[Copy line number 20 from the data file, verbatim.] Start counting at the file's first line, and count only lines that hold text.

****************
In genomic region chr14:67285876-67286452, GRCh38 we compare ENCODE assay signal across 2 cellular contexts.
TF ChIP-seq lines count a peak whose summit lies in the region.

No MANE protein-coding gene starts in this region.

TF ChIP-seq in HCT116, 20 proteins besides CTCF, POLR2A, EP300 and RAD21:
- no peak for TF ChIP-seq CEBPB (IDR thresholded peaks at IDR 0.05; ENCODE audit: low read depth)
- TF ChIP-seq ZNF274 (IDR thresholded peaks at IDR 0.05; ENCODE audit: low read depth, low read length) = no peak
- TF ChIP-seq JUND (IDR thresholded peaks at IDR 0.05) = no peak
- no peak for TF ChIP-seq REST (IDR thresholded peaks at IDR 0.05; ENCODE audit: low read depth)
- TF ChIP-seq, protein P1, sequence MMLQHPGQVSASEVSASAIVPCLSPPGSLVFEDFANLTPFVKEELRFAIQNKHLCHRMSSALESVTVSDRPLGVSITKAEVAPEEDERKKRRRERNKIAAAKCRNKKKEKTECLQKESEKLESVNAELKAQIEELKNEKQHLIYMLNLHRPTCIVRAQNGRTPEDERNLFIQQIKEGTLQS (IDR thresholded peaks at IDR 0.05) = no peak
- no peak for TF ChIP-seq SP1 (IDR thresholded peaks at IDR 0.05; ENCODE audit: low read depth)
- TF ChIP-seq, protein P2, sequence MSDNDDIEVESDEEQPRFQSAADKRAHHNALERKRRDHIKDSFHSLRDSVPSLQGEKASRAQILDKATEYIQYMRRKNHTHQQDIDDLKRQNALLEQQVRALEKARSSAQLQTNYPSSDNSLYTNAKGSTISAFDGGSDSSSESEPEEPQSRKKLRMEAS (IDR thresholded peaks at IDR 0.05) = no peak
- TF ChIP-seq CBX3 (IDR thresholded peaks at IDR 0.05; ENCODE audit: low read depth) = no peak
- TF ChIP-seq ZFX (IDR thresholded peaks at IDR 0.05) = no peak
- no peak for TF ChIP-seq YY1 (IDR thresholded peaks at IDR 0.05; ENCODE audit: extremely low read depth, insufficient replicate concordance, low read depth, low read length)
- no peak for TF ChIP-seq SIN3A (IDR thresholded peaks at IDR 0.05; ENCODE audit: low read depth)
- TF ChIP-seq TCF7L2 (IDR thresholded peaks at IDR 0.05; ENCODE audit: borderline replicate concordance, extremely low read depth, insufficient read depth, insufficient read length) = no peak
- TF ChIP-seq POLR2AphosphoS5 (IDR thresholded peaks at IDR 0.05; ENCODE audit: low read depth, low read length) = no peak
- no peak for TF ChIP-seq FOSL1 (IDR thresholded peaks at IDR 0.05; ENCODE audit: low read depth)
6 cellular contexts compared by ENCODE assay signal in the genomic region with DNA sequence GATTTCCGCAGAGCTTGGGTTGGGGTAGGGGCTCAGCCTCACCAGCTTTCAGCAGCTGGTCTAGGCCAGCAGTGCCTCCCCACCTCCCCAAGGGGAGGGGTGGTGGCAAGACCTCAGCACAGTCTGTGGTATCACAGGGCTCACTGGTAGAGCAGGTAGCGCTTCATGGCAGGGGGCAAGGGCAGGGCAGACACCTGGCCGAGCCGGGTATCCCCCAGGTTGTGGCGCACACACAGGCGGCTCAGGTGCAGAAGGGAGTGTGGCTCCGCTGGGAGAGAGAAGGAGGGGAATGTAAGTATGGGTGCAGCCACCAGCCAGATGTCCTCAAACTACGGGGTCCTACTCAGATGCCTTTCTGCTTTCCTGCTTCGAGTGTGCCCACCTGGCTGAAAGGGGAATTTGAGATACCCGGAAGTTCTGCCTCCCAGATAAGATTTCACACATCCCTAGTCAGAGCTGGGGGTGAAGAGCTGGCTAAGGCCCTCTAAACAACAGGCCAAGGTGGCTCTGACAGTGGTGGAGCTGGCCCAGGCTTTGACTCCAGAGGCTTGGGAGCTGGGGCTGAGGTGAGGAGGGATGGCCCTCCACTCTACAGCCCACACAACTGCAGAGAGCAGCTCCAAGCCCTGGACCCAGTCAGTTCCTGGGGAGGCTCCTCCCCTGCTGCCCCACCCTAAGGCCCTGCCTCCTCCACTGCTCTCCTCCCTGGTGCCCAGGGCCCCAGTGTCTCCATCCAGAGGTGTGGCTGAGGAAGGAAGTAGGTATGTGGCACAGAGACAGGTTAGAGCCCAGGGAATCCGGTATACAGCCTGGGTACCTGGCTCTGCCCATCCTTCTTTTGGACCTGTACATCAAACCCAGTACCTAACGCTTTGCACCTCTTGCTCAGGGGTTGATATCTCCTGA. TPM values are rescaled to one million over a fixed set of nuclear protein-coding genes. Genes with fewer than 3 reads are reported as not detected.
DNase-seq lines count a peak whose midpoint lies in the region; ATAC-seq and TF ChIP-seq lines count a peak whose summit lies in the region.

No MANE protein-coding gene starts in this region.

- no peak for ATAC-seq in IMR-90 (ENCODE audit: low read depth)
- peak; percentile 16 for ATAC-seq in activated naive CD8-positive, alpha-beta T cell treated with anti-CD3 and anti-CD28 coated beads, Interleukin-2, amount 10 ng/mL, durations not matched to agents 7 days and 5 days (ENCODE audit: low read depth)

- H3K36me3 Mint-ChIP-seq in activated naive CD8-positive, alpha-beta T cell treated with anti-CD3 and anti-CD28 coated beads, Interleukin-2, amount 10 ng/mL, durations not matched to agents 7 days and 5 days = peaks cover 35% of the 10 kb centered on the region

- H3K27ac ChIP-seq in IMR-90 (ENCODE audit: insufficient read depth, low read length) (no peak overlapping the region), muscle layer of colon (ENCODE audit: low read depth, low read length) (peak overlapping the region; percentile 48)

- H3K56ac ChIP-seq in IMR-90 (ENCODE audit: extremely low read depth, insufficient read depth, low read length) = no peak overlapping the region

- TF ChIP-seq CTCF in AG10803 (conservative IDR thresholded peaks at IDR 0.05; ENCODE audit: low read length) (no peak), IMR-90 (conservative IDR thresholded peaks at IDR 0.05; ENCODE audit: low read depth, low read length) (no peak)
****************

DNase-seq lines count a peak whose midpoint lies in the region; ATAC-seq and TF ChIP-seq lines count a peak whose summit lies in the region.